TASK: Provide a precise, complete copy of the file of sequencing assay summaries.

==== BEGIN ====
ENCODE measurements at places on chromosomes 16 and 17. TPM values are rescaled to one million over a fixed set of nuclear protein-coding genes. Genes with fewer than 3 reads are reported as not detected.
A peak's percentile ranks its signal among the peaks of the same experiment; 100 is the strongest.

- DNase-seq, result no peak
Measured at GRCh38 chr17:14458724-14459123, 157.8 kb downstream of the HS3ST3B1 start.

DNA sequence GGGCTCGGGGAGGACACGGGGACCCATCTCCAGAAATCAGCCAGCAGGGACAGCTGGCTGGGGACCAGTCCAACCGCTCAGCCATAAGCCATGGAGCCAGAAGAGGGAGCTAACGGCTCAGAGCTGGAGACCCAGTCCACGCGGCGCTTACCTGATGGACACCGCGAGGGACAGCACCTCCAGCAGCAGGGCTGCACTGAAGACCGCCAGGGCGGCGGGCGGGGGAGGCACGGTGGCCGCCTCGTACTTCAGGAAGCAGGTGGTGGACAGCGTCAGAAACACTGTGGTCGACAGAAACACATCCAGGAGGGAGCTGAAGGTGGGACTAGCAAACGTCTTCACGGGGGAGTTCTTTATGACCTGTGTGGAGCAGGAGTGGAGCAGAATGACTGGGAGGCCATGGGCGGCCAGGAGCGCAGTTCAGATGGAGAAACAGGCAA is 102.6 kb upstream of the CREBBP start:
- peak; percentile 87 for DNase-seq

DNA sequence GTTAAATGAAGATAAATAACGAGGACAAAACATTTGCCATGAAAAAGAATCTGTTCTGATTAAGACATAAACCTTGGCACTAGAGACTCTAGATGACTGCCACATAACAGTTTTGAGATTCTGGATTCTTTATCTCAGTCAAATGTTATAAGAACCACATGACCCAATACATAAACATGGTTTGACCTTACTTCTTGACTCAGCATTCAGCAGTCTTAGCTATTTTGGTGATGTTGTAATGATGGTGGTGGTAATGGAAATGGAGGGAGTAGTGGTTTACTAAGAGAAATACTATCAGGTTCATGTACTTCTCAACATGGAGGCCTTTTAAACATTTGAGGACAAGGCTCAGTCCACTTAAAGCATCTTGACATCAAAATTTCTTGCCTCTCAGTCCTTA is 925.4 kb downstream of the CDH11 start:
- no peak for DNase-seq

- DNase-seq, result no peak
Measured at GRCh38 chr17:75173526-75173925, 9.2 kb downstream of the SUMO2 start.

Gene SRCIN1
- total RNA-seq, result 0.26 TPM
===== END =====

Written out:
ENCODE measurements at places on chromosomes 16 and 17. TPM values are rescaled to one million over a fixed set of nuclear protein-coding genes. Genes with fewer than 3 reads are reported as not detected.
A peak's percentile ranks its signal among the peaks of the same experiment; 100 is the strongest.

- DNase-seq, result no peak
Measured at GRCh38 chr17:14458724-14459123, 157.8 kb downstream of the HS3ST3B1 start.

DNA sequence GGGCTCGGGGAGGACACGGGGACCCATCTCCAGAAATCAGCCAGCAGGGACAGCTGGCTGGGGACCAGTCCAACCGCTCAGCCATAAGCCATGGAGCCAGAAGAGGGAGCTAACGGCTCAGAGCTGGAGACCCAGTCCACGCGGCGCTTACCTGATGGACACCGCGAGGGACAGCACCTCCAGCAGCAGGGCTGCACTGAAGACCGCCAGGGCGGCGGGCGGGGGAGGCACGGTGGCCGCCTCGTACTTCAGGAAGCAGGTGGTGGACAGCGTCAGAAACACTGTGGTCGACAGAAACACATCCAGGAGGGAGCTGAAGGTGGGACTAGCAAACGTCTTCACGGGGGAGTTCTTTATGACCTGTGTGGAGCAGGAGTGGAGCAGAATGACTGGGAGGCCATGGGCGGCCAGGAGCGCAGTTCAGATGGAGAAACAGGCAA is 102.6 kb upstream of the CREBBP start:
- peak; percentile 87 for DNase-seq

DNA sequence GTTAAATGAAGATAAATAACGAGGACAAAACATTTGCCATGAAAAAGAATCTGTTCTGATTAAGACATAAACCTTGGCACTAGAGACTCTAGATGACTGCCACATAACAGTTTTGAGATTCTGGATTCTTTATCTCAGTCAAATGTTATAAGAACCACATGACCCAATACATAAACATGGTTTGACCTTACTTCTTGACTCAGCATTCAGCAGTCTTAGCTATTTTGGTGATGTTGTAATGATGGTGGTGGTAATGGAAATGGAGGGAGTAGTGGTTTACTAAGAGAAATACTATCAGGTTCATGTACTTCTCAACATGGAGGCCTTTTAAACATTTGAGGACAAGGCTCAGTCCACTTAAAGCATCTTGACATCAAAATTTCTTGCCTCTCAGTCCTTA is 925.4 kb downstream of the CDH11 start:
- no peak for DNase-seq

- DNase-seq, result no peak
Measured at GRCh38 chr17:75173526-75173925, 9.2 kb downstream of the SUMO2 start.

Gene SRCIN1
- total RNA-seq, result 0.26 TPM